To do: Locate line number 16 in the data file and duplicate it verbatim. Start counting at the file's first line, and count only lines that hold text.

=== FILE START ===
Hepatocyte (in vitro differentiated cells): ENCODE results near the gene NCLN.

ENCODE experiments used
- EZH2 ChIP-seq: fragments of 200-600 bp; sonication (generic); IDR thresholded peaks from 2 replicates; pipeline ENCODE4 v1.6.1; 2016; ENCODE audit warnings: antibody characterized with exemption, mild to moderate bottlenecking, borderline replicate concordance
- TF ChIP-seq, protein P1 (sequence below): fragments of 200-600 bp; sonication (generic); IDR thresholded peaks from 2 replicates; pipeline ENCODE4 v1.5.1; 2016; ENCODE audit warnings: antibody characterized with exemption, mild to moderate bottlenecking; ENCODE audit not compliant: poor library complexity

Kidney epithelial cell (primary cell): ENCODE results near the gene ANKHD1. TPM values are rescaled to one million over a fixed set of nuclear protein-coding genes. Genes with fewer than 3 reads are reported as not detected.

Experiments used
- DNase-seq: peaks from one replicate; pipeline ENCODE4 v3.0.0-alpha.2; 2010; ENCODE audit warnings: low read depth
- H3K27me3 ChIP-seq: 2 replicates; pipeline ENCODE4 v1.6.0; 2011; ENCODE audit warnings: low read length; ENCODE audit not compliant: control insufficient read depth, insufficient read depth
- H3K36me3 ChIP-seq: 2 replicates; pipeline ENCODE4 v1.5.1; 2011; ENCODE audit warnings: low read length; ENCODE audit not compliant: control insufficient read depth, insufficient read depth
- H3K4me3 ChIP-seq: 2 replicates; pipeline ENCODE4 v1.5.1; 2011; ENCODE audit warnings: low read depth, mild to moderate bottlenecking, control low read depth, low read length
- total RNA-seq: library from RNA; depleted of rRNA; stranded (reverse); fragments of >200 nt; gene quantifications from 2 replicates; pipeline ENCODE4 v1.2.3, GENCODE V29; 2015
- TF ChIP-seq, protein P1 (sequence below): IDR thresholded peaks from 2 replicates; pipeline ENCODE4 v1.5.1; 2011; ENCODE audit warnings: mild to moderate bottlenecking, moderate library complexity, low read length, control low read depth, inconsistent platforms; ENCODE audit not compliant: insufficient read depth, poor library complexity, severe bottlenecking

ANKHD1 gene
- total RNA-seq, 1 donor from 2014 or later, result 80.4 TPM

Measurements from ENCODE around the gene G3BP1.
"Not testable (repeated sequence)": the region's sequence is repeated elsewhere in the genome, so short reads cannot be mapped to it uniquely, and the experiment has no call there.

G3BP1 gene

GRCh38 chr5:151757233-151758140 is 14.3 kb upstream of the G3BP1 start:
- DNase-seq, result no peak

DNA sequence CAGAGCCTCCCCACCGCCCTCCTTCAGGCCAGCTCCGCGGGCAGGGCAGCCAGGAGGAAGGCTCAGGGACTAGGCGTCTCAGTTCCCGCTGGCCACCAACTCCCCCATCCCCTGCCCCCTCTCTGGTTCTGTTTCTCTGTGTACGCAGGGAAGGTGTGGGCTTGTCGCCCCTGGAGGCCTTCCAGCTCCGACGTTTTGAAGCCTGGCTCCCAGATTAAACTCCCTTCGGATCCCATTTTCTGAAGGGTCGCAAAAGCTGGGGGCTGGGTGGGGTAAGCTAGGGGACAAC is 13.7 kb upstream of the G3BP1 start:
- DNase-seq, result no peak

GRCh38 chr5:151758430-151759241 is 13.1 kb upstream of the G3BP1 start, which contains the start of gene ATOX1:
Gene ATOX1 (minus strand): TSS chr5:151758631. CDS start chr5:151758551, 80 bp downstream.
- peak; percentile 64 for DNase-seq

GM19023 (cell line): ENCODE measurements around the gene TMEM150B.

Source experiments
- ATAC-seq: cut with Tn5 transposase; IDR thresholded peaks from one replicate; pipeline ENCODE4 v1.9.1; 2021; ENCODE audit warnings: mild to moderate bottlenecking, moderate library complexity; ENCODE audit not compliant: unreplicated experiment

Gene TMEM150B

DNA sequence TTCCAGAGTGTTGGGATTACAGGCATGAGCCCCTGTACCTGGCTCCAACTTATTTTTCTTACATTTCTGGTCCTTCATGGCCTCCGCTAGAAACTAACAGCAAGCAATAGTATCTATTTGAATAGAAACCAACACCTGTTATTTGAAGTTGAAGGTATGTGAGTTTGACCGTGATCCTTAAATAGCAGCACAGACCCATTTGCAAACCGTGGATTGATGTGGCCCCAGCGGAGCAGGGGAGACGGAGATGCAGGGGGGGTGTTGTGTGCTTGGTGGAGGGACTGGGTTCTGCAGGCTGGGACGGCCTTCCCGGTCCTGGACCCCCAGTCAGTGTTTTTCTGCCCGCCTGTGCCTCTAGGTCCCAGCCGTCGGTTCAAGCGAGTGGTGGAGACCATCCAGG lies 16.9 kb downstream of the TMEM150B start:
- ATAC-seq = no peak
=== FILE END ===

"Not testable (repeated sequence)": the region's sequence is repeated elsewhere in the genome, so short reads cannot be mapped to it uniquely, and the experiment has no call there.